e) Chilly Start
Ice might have covered the oceans 3 billion years ago, as the sun was about a third less luminous than it is now. This layer of ice, possibly hundreds of feet thick, might have protected fragile organic compounds in the water below from ultraviolet light and destruction from cosmic impacts. The cold might have also helped these molecules to survive longer, allowing key reactions to happen.

f) RNA World

Nowadays DNA needs proteins in order to form, and proteins require DNA to form, so how could these have formed without each other? The answer may be RNA, which can store information like DNA, serve as an enzyme like proteins, and help create both DNA and proteins. Later DNA and proteins succeeded this “RNA world,” because they are more efficient. RNA still exists and performs several functions in organisms, including acting as an on-off switch for some genes. The question still remains how RNA got here in the first place. And while some scientists think the molecule could have spontaneously arisen on Earth, others say that was very unlikely to have happened.
Other nucleic acids other than RNA have been suggested as well, such as the more esoteric PNA or TNA.

Simple Beginnings
Instead of developing from complex molecules such as RNA, life might have begun with smaller molecules interacting with each other in cycles of reactions. These might have been contained in simple capsules akin to cell membranes, and over time more complex molecules that performed these reactions better than the smaller ones could have evolved, scenarios dubbed “metabolism- first” models, as opposed to the “gene-first” model of the “RNA world” hypothesis.

g) Panspermia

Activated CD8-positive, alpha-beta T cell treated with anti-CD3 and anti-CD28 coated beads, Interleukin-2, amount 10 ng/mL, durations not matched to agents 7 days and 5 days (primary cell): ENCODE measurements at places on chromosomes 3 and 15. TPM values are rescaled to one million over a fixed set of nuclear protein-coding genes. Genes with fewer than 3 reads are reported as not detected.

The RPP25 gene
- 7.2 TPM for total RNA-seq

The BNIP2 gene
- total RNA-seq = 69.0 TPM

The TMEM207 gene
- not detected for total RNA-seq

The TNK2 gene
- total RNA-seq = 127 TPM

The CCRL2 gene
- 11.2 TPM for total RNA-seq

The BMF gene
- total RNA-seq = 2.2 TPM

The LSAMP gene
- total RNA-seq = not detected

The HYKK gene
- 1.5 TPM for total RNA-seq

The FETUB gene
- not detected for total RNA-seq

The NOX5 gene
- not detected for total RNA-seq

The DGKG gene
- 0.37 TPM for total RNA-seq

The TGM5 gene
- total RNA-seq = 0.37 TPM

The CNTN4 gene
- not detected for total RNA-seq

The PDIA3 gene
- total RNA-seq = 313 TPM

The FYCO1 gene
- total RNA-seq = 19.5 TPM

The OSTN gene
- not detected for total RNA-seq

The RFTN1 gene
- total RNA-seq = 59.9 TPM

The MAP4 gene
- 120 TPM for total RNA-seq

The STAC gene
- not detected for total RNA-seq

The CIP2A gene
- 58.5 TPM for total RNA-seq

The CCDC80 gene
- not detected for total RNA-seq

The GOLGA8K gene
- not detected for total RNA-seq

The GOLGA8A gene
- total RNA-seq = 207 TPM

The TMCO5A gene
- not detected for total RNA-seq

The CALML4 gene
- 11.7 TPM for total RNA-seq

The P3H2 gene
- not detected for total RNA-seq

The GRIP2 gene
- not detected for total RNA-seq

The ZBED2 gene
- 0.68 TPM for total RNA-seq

Perhaps life did not begin on Earth at all, but was brought here from elsewhere in space, a notion known as panspermia. For instance, rocks regularly get blasted off Mars by cosmic impacts, and a number of Martian meteorites have been found on Earth that some researchers have controversially suggested brought microbes over here, potentially making us all Martians originally. Other scientists have even suggested that life might have hitchhiked on comets from other star systems. However, even if this concept were true, the question of how life began on Earth would then only change to how life began elsewhere in space.

Q8) Is 15B years long enough for all the things in the universe to happen in which the point of reference is infinity?

Ans8) I do not know the answer to that question but because I do not know the answer does not mean that God is responsible for all the things that happened in the universe. Primitive men worshipped the sun, the moon, the stars, the trees and the animals and prayed to them because they did not know why certain events happened.

The princeton astrophysicist Reinabelle Reyes does not credit a God for the questions that she does not know the answers to. She keeps on working in the laboratory searching for answers using the scientific method of inquiry instead. I like that.

Do you know the answers to your last 3 questions above? Are you suggesting that because you and I do not know the answers to your questions, our ignorance should be enough proof for us to believe there is a God? Is their ignorance enough reason for primitive men to worship the sun, the moon, the trees and the animals and pray to them as gods? Should we follow their example?

Maria Lorena Barros by Percival Cruz – true story

As blogger, I will post my favorite stories, like this. TJ

In Memory of Maria Lorena Barros